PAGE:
A Grounded Theory Study Exploring the Technology Decisions Mothers Make for Their Preschool Age Children in the Home Environment
School of Education
Doctor of Education (EdD)
Lucinda S. Spaulding
mothers, preschool children, technology, technology decisions
Curriculum and Social Inquiry | Education | Educational Assessment, Evaluation, and Research | Educational Psychology | Other Education
Wicks, Carolyn, "A Grounded Theory Study Exploring the Technology Decisions Mothers Make for Their Preschool Age Children in the Home Environment" (2015). Doctoral Dissertations and Projects. 1064.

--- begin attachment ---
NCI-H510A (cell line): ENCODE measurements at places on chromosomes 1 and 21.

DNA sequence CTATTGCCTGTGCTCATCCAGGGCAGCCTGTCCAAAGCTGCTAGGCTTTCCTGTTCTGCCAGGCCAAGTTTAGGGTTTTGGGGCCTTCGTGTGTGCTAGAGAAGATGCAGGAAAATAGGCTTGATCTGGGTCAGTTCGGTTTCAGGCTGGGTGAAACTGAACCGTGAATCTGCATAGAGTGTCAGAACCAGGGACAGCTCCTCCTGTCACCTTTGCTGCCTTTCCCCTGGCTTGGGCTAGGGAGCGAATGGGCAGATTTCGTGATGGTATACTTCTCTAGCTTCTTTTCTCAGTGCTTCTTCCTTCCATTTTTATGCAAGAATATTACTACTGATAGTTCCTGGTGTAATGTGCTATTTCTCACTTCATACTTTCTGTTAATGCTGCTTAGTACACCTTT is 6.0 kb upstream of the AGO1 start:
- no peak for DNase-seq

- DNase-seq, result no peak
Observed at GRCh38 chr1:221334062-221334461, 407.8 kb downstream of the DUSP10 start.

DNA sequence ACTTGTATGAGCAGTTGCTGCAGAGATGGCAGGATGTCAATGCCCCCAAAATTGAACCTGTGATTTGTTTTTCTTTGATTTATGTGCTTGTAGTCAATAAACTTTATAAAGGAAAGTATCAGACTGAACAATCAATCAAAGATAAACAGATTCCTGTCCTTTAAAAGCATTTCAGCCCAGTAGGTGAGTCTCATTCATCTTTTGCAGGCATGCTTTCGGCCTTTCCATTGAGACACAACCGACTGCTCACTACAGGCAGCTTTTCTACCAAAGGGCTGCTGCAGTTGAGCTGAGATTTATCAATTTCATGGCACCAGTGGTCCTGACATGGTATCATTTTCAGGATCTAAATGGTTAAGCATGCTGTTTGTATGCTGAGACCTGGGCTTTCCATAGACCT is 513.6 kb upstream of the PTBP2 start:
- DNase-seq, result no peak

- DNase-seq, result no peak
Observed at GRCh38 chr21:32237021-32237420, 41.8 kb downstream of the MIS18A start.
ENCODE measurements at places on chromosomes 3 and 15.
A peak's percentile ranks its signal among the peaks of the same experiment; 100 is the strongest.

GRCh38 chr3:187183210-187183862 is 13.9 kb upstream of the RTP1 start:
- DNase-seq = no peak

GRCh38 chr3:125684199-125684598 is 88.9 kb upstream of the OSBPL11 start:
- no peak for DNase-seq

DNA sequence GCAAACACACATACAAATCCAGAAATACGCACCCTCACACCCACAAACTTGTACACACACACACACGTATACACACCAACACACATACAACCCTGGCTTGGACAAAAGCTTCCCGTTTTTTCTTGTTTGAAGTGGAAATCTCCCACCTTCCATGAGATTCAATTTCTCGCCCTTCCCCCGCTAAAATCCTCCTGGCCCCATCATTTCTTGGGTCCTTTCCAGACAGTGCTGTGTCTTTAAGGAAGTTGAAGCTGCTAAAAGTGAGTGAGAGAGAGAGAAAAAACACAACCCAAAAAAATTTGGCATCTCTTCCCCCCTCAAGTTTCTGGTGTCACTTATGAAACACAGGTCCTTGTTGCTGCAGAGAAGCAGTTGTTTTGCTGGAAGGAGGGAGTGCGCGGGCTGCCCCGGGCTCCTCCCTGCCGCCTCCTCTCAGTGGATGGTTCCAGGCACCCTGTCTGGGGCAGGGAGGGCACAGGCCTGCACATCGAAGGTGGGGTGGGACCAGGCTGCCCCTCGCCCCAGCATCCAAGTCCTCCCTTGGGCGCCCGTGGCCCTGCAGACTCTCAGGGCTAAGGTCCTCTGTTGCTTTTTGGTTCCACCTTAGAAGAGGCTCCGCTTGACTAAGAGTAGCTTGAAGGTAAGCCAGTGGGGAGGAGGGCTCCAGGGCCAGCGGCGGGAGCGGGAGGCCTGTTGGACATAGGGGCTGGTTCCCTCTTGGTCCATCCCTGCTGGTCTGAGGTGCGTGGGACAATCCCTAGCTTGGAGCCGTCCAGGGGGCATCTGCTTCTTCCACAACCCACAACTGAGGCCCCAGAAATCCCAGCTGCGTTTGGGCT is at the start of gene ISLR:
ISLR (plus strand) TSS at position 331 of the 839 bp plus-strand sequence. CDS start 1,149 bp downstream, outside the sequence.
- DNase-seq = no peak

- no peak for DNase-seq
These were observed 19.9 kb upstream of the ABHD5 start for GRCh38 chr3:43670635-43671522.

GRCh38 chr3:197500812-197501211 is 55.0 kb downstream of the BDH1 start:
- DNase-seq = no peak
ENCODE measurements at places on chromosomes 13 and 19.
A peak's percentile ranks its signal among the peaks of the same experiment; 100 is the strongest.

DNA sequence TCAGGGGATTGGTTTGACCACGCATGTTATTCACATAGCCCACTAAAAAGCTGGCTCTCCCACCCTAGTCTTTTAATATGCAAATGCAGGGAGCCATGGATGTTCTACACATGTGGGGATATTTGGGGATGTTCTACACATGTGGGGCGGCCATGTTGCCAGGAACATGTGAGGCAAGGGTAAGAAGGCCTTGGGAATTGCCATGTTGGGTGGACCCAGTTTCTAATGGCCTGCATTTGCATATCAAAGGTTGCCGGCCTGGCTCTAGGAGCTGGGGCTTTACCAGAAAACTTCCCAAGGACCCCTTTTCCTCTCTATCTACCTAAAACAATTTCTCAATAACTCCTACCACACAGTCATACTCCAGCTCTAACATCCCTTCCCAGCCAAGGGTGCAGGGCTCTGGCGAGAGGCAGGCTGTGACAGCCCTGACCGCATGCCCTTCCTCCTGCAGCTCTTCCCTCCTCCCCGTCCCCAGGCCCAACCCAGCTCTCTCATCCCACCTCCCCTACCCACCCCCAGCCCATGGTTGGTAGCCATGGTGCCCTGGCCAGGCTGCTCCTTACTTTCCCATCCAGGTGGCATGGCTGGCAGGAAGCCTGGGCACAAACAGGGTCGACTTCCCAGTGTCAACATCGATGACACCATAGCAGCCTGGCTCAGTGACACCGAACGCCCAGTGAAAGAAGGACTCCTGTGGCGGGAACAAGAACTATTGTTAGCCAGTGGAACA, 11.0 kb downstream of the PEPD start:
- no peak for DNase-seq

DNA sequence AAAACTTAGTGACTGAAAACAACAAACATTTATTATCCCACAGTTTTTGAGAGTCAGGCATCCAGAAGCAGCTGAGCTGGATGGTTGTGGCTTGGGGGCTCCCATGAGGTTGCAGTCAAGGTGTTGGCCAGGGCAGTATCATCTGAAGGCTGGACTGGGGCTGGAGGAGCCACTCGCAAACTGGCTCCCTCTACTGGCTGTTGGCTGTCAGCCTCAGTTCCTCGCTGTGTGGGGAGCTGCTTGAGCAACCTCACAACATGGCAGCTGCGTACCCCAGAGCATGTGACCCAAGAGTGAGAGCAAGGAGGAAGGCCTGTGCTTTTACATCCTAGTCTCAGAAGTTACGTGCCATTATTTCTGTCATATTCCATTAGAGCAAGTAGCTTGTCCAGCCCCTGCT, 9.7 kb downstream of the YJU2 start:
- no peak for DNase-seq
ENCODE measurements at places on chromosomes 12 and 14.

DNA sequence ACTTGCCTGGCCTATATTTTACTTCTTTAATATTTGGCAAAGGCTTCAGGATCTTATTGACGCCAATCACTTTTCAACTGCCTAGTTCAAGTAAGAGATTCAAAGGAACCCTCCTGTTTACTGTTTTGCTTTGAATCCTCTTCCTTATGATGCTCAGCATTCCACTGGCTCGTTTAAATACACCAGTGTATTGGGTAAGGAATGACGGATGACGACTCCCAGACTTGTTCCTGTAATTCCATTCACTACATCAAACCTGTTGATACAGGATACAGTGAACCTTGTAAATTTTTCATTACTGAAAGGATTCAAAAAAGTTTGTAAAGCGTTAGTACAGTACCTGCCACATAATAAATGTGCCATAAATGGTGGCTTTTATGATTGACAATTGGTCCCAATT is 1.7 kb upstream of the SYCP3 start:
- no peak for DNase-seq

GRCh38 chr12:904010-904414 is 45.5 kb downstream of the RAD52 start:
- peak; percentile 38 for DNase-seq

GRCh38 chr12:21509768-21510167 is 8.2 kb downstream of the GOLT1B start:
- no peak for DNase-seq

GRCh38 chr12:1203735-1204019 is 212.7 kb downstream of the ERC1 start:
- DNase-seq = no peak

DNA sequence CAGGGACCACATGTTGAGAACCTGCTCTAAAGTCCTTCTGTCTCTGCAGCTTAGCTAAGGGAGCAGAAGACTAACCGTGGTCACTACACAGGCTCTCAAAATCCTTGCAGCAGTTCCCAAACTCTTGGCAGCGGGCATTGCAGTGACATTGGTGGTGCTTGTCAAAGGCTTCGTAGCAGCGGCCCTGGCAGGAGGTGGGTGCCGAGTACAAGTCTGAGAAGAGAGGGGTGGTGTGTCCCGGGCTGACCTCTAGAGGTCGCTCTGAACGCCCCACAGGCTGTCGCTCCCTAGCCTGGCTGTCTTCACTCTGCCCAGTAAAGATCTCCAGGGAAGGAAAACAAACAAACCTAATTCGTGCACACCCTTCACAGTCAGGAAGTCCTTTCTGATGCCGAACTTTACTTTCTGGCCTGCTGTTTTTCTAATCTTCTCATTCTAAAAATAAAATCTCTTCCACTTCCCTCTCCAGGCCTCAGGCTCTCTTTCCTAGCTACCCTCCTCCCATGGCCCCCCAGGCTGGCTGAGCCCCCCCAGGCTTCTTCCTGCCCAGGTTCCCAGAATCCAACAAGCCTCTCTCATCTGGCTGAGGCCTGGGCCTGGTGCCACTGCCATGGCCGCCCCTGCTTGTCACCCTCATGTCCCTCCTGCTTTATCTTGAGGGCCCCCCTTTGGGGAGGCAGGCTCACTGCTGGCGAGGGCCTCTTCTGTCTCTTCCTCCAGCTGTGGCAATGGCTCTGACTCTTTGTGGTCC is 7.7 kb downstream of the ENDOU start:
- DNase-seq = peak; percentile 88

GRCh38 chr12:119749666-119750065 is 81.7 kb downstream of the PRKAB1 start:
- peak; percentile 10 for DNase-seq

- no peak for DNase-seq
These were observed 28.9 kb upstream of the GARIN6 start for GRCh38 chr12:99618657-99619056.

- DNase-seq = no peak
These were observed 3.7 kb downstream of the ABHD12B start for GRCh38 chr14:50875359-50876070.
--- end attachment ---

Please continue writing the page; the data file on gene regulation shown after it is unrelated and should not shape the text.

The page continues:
The purpose of this systematic grounded theory study was to explore the technology decision process mothers use when making technology decisions for their preschool age (3-5 years) children in the home environment. I used snowball and maximum variation sampling procedures to purposefully select 18 mothers of preschool age children living in urban, suburban, and rural areas located in and around a college town in central Virginia. Data gathered from questionnaires, participant interviews, and focus groups were analyzed and findings revealed mothers’ technology decisions are a multi-dimensional process whereby they situationally reflect to form technology preferences which promote intentionality and individuality in the technology decisions they make for themselves and their children. The results of this study addressed the research gap regarding mothers’ technology decisions for their children by connecting and broadening theoretical understanding of the Unified Theory of Acceptance and Use of Technology (UTAUT) model (Venkatesh, Morris, Davis, & Davis, 2003) and the Process-Person-Context-Time (PPCT) model (Bronfenbrenner & Morris, 1998) through three new constructs: reflecting situationally, promoting intentionality, and valuing individuality.
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